Rosenthal: Tenants in a LEED certified building can expect to see lower operating expenses as a result of utilities savings.  A sustainable building can also be a more productive work environment for tenants due to superior ventilation and air quality, more daylight infiltrating work spaces and use of green cleaning products.

 These, among other factors, contribute to healthier, happier workers which can affect the bottom line for companies in the building.

 CREJ: Can you give me an idea of how much it cost to move up to Platinum? Is it more expensive to upgrade a building as opposed to building a new Platinum-LEED building? And to put the costs into perspective, how much more would it have been to make such improvements even a few years ago?

Rosenthal:  With the initial infrastructure in place as a result of LEED construction, the additional cost to achieve O&M certification was less than it would have been had we started from scratch.

As sustainability becomes “mainstream,” we are seeing costs come down for environmentally responsible products and services.

For example, LED lighting, which was once very expensive for widespread application within a building, has now become much more affordable, compatible and reliable.

CREJ: Do you think that the Platinum rating will be a marketing tool to lease the vacant space in the building? How much importance do you think tenants put on a Platinum ratings in today’s market?  Will some tenants only consider a Platinum rating?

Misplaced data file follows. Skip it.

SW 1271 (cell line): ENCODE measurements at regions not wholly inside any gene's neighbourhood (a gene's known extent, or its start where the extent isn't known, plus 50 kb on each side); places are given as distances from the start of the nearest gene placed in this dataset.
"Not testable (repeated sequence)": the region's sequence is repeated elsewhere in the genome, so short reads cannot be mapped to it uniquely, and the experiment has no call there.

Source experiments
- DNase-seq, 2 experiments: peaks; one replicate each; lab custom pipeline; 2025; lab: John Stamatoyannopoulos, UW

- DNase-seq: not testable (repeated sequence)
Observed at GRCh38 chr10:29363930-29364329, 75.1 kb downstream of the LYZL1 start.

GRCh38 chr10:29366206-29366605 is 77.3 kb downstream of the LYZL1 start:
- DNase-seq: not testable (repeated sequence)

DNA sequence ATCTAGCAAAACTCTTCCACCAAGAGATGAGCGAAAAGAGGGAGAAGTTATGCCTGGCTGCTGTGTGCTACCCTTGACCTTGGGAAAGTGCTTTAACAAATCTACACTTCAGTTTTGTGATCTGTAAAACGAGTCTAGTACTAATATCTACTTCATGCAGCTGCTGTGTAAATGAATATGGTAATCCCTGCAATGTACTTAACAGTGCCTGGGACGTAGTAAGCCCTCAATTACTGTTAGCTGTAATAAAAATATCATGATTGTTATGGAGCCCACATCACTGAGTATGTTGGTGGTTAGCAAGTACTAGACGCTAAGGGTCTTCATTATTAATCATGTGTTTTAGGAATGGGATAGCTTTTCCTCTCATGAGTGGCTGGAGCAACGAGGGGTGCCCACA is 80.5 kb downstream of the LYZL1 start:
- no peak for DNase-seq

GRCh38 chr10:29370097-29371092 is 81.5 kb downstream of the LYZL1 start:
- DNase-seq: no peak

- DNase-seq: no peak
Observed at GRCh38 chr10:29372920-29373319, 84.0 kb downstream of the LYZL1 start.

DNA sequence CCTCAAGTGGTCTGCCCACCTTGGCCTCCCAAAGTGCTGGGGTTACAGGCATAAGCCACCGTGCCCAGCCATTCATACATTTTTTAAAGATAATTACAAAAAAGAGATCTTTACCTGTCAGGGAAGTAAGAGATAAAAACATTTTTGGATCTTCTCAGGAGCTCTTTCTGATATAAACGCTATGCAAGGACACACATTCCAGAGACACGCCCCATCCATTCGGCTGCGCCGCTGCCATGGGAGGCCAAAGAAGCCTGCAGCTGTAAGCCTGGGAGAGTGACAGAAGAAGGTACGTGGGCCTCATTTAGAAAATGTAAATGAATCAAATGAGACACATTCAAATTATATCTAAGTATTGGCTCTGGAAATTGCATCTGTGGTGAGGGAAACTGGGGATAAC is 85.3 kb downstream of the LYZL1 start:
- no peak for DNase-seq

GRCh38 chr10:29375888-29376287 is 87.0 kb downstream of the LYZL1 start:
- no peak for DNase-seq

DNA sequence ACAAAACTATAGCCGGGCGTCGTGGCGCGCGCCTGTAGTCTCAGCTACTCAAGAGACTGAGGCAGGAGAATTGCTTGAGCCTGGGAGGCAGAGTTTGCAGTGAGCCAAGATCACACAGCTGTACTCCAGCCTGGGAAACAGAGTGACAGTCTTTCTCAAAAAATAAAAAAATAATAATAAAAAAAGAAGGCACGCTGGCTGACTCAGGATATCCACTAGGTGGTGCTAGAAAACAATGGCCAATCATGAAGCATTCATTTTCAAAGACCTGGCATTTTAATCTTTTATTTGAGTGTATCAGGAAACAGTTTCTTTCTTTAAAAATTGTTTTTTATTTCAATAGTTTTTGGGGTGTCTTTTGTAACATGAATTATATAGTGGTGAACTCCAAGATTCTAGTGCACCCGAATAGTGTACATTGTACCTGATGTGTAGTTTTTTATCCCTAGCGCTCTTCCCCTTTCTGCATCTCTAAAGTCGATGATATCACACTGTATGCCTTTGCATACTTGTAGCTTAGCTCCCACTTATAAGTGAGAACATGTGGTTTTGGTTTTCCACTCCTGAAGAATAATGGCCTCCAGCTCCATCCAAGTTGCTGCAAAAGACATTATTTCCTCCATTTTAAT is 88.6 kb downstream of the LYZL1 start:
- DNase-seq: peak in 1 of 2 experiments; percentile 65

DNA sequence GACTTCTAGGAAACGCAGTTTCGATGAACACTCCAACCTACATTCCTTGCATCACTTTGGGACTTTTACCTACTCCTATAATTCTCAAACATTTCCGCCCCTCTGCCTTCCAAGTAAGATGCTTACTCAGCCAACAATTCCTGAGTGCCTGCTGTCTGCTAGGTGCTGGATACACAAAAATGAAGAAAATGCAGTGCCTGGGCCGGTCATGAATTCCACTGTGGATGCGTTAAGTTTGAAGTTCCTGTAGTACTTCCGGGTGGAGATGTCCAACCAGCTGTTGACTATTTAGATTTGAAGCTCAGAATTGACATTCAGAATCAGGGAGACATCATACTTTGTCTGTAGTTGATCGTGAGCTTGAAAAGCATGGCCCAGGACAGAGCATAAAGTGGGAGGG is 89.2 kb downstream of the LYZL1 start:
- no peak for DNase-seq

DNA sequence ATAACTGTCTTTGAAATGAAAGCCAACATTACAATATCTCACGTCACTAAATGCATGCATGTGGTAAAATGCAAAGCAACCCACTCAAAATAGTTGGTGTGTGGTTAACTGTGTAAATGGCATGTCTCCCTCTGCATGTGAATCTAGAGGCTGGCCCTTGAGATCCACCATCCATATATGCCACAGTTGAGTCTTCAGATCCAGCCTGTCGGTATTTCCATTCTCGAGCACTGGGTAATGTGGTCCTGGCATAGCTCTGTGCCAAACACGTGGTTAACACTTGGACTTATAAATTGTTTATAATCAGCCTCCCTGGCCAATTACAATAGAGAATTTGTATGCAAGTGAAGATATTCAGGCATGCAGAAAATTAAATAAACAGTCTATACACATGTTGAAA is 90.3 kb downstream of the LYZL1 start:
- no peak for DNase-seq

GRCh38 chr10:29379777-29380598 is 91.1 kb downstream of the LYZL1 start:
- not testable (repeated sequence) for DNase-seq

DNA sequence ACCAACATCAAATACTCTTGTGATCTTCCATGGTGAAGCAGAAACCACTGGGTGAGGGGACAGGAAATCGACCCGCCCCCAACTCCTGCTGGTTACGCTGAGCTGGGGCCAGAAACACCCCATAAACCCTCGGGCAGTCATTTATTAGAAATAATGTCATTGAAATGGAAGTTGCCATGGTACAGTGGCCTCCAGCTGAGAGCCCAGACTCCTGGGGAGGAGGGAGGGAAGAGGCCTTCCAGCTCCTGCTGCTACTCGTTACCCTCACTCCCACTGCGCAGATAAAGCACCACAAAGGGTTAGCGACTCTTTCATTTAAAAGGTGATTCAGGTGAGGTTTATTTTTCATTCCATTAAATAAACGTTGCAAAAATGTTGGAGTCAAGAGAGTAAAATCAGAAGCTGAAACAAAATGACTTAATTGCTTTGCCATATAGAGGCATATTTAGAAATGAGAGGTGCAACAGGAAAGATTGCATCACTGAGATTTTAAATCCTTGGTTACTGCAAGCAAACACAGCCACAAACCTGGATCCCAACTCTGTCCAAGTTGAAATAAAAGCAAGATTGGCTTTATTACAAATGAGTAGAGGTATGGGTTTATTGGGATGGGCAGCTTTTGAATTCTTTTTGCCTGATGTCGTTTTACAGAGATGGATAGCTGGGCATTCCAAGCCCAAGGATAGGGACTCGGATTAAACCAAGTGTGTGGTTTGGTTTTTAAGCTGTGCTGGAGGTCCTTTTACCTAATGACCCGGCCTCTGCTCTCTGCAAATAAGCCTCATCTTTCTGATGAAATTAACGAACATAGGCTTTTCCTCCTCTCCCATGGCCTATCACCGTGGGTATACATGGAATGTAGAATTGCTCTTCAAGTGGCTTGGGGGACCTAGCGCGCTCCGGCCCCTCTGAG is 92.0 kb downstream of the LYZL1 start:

Rosenthal:  Downtown Denver is an attractive market for many prospective tenants.

Invesco and Hines pride ourselves in offering the highest quality assets and amenities available.

 LEED Platinum certification will be an important tool for leveraging our competitive position within the market.

The best companies want to be in the best buildings.

In searching for office space, a LEED certified building is a sign of quality and of a well-run asset.

CREJ: Was a Platinum upgrade something that Invesco initiated, or did Hines propose the idea and Invesco enthusiastically embraced it?

Rosenthal:  When Invesco purchased the building in 2015, earning LEED Platinum certification was at the top of their list of action items. Hines was eager to get started and support Invesco in achieving their investment goals for this asset.

 CREJ: I would assume Chipotle would be pleased by the Platinum certification. Have you heard from Chipotle?